World Must Act Now To Prevent Haiti Food Crisis
Millions of people in Haiti could face a catastrophic food crisis unless international donors act urgently to help farmers whose crops were destroyed by Hurricane Sandy, ActionAid warned today.
Farmers that ActionAid work with are reporting crop losses of between 70% and 90% in their areas and need immediate help to clear fields. They also require seeds and tools if they are to take advantage of the current planting season.
“The international community must pay attention to the early warning signs,” said BijayKumar, ActionAid’s Head of Emergencies. “We have seen what happens when we do not act early enough – the food crisis in the Horn of Africa in 2011 could have been averted if we had responded before it reached crisis point. We must not make the same mistake again in Haiti.”
The Haitian government has said that 70 per cent of crops in the south of the country were destroyed when the storm hit the Caribbean nation on 24 October. According to the UN five million people - 50% of the population – could suffer food shortages and up to two million people are thought to be at risk of malnutrition.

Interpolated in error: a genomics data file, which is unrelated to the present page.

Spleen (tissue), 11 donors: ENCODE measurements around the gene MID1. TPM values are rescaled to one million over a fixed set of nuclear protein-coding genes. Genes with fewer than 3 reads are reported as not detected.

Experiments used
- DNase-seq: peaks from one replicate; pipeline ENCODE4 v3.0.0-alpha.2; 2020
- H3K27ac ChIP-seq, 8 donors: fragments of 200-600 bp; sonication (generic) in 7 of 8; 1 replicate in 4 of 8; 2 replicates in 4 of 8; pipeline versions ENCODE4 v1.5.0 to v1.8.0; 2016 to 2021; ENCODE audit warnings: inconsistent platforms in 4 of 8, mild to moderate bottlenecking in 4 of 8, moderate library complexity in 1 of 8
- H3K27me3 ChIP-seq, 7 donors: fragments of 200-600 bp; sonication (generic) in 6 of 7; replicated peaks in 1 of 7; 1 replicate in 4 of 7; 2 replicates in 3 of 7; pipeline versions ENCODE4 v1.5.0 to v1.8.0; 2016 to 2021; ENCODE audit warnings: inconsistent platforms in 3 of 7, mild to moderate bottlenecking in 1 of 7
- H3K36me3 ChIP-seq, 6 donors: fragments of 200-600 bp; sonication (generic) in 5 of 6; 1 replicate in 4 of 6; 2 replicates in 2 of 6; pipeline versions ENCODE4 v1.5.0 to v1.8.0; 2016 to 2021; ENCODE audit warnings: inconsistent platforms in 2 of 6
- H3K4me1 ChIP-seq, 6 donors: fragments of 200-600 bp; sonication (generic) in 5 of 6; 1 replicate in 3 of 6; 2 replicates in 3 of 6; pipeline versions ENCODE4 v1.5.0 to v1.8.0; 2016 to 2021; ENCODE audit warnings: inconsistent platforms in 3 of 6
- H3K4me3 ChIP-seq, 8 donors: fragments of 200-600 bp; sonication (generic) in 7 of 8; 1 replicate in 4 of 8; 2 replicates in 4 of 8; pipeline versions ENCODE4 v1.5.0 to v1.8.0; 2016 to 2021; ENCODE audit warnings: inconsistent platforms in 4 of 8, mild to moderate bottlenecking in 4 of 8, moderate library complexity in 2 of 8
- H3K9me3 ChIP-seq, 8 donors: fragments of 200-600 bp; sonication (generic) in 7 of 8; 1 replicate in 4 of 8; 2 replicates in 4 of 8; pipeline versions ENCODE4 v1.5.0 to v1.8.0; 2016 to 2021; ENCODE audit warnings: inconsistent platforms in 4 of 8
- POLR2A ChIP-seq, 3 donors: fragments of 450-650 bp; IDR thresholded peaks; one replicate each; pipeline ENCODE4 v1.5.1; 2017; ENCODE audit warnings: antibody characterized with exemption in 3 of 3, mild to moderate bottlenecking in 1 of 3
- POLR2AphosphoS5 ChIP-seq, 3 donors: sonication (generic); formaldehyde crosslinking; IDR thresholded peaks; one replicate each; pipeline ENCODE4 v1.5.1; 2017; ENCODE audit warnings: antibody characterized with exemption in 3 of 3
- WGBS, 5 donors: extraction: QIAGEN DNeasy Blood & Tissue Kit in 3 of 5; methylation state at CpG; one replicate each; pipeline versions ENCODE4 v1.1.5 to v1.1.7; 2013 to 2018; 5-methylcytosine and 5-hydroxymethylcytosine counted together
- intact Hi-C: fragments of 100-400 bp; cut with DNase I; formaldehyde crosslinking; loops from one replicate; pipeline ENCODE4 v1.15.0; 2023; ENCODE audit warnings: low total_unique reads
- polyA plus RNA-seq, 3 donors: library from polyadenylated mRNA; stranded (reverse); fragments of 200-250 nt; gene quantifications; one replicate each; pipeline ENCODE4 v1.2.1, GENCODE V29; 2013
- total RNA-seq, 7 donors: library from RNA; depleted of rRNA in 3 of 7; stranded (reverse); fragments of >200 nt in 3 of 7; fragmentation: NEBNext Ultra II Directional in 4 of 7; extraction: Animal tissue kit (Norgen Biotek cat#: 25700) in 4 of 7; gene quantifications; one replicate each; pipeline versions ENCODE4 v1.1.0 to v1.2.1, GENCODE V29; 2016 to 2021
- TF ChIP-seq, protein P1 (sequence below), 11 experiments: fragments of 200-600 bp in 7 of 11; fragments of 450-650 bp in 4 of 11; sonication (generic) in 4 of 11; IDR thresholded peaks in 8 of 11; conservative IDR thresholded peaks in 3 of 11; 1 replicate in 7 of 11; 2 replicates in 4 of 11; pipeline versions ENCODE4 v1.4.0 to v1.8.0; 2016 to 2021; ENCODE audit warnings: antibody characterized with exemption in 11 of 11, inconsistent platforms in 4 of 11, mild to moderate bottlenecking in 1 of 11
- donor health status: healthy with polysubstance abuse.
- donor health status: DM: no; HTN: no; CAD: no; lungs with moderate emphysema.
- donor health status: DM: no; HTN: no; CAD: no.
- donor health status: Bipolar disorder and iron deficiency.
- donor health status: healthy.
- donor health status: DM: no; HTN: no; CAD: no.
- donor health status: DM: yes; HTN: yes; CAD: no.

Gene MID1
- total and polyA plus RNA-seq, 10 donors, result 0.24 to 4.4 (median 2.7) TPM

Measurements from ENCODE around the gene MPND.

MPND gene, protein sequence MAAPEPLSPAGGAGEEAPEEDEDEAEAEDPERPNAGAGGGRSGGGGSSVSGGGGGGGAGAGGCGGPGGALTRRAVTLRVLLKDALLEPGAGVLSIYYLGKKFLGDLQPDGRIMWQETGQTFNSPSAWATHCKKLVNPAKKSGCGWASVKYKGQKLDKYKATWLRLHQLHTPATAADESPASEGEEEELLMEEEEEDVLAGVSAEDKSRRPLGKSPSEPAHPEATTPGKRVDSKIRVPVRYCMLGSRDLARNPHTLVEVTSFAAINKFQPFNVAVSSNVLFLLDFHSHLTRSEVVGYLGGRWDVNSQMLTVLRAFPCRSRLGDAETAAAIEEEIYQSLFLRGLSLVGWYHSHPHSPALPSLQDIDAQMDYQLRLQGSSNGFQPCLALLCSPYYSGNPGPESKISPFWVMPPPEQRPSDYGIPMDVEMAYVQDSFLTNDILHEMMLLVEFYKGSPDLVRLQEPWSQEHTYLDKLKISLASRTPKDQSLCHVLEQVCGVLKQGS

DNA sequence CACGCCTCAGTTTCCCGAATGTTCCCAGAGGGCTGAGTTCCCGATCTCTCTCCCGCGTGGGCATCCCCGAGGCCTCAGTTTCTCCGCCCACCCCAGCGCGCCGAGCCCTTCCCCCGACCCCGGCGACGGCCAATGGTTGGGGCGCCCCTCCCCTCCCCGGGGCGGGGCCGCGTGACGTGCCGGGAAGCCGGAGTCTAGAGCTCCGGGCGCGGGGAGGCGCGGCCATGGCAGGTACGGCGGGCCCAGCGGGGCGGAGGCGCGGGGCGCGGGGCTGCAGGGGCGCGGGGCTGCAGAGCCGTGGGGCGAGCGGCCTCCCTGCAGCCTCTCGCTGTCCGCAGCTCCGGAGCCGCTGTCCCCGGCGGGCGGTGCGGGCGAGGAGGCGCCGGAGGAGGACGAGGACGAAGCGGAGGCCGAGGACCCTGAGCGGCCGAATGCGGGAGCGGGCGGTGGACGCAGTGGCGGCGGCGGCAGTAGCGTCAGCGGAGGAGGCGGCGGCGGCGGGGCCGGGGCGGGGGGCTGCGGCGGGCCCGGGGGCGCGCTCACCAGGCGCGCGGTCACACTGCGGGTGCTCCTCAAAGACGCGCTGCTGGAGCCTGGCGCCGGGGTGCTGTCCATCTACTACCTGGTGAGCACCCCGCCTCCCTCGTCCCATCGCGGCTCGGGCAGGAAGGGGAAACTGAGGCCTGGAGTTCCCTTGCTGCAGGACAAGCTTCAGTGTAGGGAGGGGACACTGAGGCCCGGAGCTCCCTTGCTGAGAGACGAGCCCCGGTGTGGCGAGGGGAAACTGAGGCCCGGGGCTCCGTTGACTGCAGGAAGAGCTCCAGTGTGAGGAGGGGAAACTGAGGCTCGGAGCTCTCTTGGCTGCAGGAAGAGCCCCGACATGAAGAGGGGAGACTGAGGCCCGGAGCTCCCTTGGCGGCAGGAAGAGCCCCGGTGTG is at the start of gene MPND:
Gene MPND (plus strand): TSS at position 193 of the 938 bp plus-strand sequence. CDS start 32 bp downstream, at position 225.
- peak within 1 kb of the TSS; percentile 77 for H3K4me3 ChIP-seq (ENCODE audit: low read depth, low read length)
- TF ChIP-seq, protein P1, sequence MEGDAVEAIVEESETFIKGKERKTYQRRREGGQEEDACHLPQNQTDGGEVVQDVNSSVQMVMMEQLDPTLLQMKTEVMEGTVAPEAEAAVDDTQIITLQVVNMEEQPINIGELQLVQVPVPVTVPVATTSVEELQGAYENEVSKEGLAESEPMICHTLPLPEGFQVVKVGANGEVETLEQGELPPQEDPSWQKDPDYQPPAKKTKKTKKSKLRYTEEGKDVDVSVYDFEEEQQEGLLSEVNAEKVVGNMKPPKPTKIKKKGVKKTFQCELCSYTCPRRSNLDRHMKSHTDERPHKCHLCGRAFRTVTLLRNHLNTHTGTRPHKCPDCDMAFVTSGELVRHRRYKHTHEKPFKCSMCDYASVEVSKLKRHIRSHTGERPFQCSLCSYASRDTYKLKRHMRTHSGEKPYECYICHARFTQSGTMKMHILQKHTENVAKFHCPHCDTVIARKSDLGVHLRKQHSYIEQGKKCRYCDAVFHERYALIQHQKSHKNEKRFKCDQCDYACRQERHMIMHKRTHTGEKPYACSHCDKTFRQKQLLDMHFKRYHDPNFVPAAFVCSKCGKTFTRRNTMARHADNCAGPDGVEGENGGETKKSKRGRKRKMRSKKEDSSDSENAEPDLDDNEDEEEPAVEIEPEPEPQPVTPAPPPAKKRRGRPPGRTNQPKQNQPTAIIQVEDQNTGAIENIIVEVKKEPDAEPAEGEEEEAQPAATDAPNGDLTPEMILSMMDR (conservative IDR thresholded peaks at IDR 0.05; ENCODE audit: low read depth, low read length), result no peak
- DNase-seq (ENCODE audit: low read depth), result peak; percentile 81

Nessilo Dorestant, 49, a farmer from the Roseaux in the south west of the country, said: “We have lost everything. If I do not find seeds and seedlings now, I will have to prepare them myself from remaining devastated crops. But it will take a year for them to be ready and more than six months after to harvest. There is no possible way for my family to survive this long without food. All the farmers are in the same situation.”
Edris Hypolite, another farmer in the south west of the country, lost all the food that he would have used to feed his family - his mother and six siblings - for a year. “I need corn and peas seeds and plantain and cassava seedlings. I have lost my tools, therefore machete and hoes will help me to start over. If I do not get this support in November I will lose yet another harvest period and it will be much harder for me to start over.”
Jean Claude Fignole, ActionAid Haiti’s Country Director, said: “Crops like corn, rice and coffee that provide food and cash for at least 50% of families in Haiti are now rotting in fields all over the southern coast. As if this wasn’t enough, Sandy left behind an even more sinister legacy that threatens to wreak havoc in the coming months. Policy makers, donors and humanitarian agencies must act now to prevent a hunger crisis of potentially catastrophic proportions.”
ActionAid has already provided immediate support to communities affected by Hurricane Sandy, with emergency shelter, sanitation kits and hygiene awareness to prevent cholera, but will have to scale down its efforts if new funding is not received.
The aid agency is currently surveying farmers in several regions to get a full picture of what help will be needed in the coming weeks and months.
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